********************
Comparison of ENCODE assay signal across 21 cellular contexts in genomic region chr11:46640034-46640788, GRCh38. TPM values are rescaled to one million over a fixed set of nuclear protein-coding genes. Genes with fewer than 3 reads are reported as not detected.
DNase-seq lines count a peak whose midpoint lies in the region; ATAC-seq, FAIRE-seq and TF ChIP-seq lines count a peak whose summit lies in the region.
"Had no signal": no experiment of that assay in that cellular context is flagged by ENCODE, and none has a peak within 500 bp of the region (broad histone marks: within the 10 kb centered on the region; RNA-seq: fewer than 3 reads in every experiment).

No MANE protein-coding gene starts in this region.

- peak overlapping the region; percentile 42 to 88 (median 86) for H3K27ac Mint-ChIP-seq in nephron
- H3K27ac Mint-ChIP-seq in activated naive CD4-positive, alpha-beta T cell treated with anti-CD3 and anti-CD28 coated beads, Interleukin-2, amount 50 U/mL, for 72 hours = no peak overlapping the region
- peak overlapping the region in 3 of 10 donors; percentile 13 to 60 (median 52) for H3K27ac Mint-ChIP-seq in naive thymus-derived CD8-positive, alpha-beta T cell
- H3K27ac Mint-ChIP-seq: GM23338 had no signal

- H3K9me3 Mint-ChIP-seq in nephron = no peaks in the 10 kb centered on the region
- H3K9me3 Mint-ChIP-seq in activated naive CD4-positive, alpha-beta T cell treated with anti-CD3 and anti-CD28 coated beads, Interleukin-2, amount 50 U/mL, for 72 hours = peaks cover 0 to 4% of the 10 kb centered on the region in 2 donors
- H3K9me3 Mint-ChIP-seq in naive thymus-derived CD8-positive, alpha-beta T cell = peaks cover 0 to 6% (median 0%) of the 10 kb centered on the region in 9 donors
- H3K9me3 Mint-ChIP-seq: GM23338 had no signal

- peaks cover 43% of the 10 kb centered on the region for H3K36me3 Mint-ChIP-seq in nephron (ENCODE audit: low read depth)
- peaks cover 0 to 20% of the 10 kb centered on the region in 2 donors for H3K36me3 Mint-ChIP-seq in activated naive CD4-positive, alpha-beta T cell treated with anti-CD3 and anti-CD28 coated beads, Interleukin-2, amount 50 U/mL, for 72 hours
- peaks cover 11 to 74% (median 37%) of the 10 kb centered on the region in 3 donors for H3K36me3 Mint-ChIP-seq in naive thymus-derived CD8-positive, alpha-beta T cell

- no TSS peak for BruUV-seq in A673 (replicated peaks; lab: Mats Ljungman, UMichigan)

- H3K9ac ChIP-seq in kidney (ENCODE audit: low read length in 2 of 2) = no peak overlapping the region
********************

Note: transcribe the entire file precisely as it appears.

Comparison of ENCODE assay signal across 21 cellular contexts in genomic region chr11:46640034-46640788, GRCh38. TPM values are rescaled to one million over a fixed set of nuclear protein-coding genes. Genes with fewer than 3 reads are reported as not detected.
DNase-seq lines count a peak whose midpoint lies in the region; ATAC-seq, FAIRE-seq and TF ChIP-seq lines count a peak whose summit lies in the region.
"Had no signal": no experiment of that assay in that cellular context is flagged by ENCODE, and none has a peak within 500 bp of the region (broad histone marks: within the 10 kb centered on the region; RNA-seq: fewer than 3 reads in every experiment).

No MANE protein-coding gene starts in this region.

- peak overlapping the region; percentile 42 to 88 (median 86) for H3K27ac Mint-ChIP-seq in nephron
- H3K27ac Mint-ChIP-seq in activated naive CD4-positive, alpha-beta T cell treated with anti-CD3 and anti-CD28 coated beads, Interleukin-2, amount 50 U/mL, for 72 hours = no peak overlapping the region
- peak overlapping the region in 3 of 10 donors; percentile 13 to 60 (median 52) for H3K27ac Mint-ChIP-seq in naive thymus-derived CD8-positive, alpha-beta T cell
- H3K27ac Mint-ChIP-seq: GM23338 had no signal

- H3K9me3 Mint-ChIP-seq in nephron = no peaks in the 10 kb centered on the region
- H3K9me3 Mint-ChIP-seq in activated naive CD4-positive, alpha-beta T cell treated with anti-CD3 and anti-CD28 coated beads, Interleukin-2, amount 50 U/mL, for 72 hours = peaks cover 0 to 4% of the 10 kb centered on the region in 2 donors
- H3K9me3 Mint-ChIP-seq in naive thymus-derived CD8-positive, alpha-beta T cell = peaks cover 0 to 6% (median 0%) of the 10 kb centered on the region in 9 donors
- H3K9me3 Mint-ChIP-seq: GM23338 had no signal

- peaks cover 43% of the 10 kb centered on the region for H3K36me3 Mint-ChIP-seq in nephron (ENCODE audit: low read depth)
- peaks cover 0 to 20% of the 10 kb centered on the region in 2 donors for H3K36me3 Mint-ChIP-seq in activated naive CD4-positive, alpha-beta T cell treated with anti-CD3 and anti-CD28 coated beads, Interleukin-2, amount 50 U/mL, for 72 hours
- peaks cover 11 to 74% (median 37%) of the 10 kb centered on the region in 3 donors for H3K36me3 Mint-ChIP-seq in naive thymus-derived CD8-positive, alpha-beta T cell

- no TSS peak for BruUV-seq in A673 (replicated peaks; lab: Mats Ljungman, UMichigan)

- H3K9ac ChIP-seq in kidney (ENCODE audit: low read length in 2 of 2) = no peak overlapping the region